We are selves. But we are also vessels. We evolve and devolve. We do each other honor and sometimes offense. The seeds of the future are within each of us, along with inherited wounds and dreams. Times change. Society changes. My mother’s feminism and egalitarianism, combined with my father’s alcoholic breakdown, encouraged my older sibs and me to reject many of our grandfathers’ ideas, especially their dreams of dynasty. We defied their prejudices about class, race, place, morality, and material success. Service and art became our goals. In fact, the strongest influences on me, my children, and their children have been my mother, my mother-in-law, and my wife.
To me, both my grandfathers were rich. They were generous. They had drinking problems. They had social ambitions. Starting from farm backgrounds, they had risen in the world and made names for themselves. They were successes. They were Presbyterian. They were heads and patriarchs of families, loyal to their wives. They were disappointed in sons they considered weak.
Both claimed Irish roots (along with some Welsh and Scottish). Both attended business schools. Both married young to relatively non-intellectual women (as depicted by Mom): a “hausfrau” in her father’s case; a Sister Carrie, on Dad’s side.
DeWitt P. Henry had been supported by his father in founding a candy factory; he also followed his father’s example as a local civic leader. Jerome Thralls, in contrast, seemed driven by shame for his father, who had deserted their large family. Unlike DeWitt, Jerome prided himself on being self-made. Both were organizers and innovators. Both were personable, resourceful, tenacious, and able to persuade their peers to collaborate. Both were products of America’s Gilded Age and the Progressive Generation. Both cast long shadows.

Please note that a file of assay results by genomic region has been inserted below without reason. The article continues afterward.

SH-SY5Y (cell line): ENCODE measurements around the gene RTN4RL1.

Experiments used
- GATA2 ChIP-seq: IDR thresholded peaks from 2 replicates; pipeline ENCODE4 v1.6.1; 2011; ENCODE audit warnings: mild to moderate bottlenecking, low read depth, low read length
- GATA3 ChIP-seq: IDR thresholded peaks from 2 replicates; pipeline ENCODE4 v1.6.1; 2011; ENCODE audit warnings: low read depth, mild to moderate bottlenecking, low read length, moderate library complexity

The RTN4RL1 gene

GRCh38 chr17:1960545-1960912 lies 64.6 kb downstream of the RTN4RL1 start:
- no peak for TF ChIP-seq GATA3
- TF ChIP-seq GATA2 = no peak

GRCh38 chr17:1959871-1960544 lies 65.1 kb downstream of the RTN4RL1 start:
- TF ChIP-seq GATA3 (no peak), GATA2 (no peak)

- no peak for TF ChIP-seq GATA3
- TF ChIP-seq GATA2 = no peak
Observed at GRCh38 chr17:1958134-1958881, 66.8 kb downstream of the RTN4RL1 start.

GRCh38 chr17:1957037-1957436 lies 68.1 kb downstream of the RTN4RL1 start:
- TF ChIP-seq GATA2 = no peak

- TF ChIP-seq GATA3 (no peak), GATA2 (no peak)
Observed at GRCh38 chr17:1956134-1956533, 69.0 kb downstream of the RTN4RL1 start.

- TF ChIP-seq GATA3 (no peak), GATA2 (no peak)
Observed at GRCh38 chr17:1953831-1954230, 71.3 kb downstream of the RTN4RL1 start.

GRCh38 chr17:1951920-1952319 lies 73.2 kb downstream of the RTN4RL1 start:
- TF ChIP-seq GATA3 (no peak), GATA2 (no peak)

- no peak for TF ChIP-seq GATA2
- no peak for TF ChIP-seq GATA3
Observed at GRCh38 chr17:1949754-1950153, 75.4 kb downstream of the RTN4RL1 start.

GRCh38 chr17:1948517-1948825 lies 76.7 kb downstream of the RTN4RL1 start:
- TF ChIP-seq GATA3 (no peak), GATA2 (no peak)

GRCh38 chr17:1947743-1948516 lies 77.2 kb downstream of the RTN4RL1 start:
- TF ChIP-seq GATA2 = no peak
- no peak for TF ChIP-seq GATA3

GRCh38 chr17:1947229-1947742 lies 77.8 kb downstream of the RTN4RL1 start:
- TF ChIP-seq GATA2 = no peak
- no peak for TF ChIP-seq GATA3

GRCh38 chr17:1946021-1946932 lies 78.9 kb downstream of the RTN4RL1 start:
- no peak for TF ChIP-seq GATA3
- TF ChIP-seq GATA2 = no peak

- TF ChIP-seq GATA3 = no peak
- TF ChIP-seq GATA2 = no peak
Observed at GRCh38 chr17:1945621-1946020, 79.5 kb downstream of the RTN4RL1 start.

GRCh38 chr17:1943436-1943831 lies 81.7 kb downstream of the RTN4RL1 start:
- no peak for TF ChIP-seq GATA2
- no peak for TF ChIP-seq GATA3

Grandpop Henry died when I was seven. As his namesake, I inherited such monogramed items as a.humidor, a gold-plated pocket watch, tie clasps, cufflinks and leather brief cases. I also felt important to see my name on the stationery and candy wrappers from the factory. The factory was his legacy, first for my father and then for any of us who sought to take over when my father retired (none of us did, so eventually my father sold out). I belonged to the third generation of Henrys to be raised in Wayne, PA.
Grandpop Thralls, who owned a Wall Street brokerage and lived in Brooklyn, I visited a few times with Mom. I was seventeen when he died. My mother was his executrix and brought home his papers in four heavy filing cabinets. She narrowed these down to two storage boxes of various items, which she passed to me in case I wanted to write about our family. Clearly, he had prided himself on himself, and meant to be remembered, both by us and by the world.
DeWitt Henry’s books include The Marriage of Anna Maye Potts (winner of the Peter Taylor Prize for the Novel); a trilogy in memoir concluding with Endings and Beginnings: Family Essays (MadHat Press, 2021); and a collection of notes and essays Sweet Majoram (MadHat Press, 2018). Poems have appeared in Ibbetson Street, On the Seawall, Plume, and others. He was the founding editor of Ploughshares and is Professor Emeritus at Emerson College. Details at www.dewitthenry.com. DeWitt recommends contributing to Solstice: A Magazine of Diverse Voices.